If the conjecture surrounding Boris Johnson’s new cabinet eventually turns out to be true, the UK will be leaving the EU on 31 October without a deal. I was initially opposed to a people’s vote. This was primarily down to my aversion to referenda and to my personal opinion that to vote again would create further upheaval. In spite of this, in the run-up to the election of our new Prime Minister, I changed my mind.  

In 2016, although the benefits of the ultimate outcome of Brexit were made unequivocally clear, the means of reaching those benefits were not. On both sides of the equation, no plan was drawn up. No one knew how we were going to leave, how long it would take, or what it would entail. It is absolutely arguable that we still don’t. The UK is so deeply entrenched in its relationship with the EU; this divorce will take years to finalise. Yet, somehow, we have a matter of months. If there is to be a move to take the final decision to the people, there is no time to spare, those with the platform to act must not be complacent.

Increasingly, there has been talk of an anti no-deal alliance. A cross-party group of MPs all ready to take down the newly instated government and save the UK from the looming prospect of a no-deal Brexit. We’ve seen some of the alleged key players in this group resign from their posts, in a moment of defiance against the Prime Minister who would gladly see us whisked from the EU without a leg to stand on. Ministerial resignations alone are powerful. Regardless, when they coincide with a bloodbath come cabinet reshuffle, they are simply not enough.

The most movement within the anti no-deal faction has come from the Liberal Democrats. By choosing Jo Swinson as their leader, the party has fielded a worthy opposition to Boris Johnson. Many of the reasons for Johnson’s success stem from his apparent refreshing, anti-establishment, straight-talking persona. If we are to characterise the former Etonian and Bullingdon club veteran as refreshing, then surely Swinson is even more so. The first woman to lead her party, the first person to bring a baby into the chamber, and a politician with a penchant for bright colours and statement earrings – she certainly does not fit the established mould. Formerly a minister in the coalition, Swinson is unafraid of owning her party’s mistakes in government: a real straight talker.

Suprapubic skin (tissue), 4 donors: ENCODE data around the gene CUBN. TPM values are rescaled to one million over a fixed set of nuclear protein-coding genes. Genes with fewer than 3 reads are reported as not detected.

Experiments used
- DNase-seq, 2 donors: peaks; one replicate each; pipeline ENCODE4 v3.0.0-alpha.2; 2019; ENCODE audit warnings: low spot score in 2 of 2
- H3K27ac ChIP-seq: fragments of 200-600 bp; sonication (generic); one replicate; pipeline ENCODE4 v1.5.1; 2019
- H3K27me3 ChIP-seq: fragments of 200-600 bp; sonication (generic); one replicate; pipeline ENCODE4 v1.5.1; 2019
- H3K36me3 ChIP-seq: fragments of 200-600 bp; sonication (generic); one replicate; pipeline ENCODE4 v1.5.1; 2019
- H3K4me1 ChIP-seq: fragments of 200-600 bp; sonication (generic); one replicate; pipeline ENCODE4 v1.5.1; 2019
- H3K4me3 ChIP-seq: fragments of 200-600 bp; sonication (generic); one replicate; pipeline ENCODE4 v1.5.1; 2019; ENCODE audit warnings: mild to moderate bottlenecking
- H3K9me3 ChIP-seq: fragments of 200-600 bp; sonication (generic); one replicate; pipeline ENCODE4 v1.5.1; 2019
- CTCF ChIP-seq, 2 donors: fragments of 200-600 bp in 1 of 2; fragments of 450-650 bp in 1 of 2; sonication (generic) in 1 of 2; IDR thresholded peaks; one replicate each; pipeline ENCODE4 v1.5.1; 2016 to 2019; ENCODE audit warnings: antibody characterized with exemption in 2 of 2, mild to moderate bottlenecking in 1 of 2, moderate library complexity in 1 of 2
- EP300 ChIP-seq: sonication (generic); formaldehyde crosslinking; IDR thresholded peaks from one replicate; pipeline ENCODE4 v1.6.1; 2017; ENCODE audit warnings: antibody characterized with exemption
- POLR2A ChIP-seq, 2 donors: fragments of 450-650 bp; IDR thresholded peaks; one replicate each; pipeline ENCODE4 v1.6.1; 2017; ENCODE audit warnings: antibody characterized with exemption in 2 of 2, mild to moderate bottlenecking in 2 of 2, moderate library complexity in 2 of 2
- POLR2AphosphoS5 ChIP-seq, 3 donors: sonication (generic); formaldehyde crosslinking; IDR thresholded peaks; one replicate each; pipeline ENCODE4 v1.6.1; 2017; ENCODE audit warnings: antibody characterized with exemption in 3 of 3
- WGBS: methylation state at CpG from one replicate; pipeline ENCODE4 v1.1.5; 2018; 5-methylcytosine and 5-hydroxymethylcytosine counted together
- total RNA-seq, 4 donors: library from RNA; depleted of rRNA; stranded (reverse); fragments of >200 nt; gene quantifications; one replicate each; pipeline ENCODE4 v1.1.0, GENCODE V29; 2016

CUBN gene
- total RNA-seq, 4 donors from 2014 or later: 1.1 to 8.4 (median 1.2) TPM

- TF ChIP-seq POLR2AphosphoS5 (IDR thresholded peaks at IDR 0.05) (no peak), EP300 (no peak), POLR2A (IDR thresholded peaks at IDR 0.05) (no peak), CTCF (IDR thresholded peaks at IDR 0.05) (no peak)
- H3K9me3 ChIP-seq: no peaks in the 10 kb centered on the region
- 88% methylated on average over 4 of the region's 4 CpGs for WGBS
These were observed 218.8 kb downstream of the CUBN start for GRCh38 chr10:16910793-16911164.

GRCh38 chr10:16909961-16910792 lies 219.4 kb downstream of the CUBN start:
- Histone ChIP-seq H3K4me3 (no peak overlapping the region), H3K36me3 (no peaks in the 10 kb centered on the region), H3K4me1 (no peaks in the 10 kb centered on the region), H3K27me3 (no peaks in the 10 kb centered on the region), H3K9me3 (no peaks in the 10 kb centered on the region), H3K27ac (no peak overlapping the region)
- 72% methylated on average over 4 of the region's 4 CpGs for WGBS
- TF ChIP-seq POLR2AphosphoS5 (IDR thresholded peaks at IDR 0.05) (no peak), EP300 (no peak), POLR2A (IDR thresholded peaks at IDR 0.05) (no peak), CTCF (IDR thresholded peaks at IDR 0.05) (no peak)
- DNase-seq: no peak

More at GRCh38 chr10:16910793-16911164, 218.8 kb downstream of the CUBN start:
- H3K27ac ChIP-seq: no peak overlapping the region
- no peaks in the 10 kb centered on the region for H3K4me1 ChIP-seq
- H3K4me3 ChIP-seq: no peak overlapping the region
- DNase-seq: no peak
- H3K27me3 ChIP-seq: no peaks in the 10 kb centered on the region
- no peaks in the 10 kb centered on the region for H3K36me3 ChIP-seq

Swinson’s mission is clear: stop Brexit by any means possible. On Friday, less than 48 hours after the official appointment of Johnson to his current office, Swinson called upon the opposition to table a motion of no-confidence in Johnson’s government. Her vociferous pursuit of her party’s current raison d’être is admirable. Yet, the Liberal Democrats alone – no matter how determined their leader is – are not enough to stop no-deal in its tracks. Swinson is no longer in government (and has not been for the past four years), her party is not the official opposition, and with only 12 MPs, their representation in the house lies thin on the ground.

That is why those who have the authority, the levy, or the platform to act must begin to act now. Unfortunately, parliament is in recess until 3 September – but that should not put a spanner in the works of MPs banding together to amass an action plan. If the likes of David Gauke, Phillip Hammond and Rory Stewart are as passionate as they say they are, then, like Swinson, they must be willing to be consistent in their affirmation that they will put conviction before career. Time is seemingly of the essence and cooperation is required if no-deal is to be thwarted. The talk of a meaningful vote offered to the public on the final deal is old news. The reality of one would be pioneering. Those in the two major parties cannot afford to leave it to those with a smaller mandate to take the stand; collaboration is the only way forward.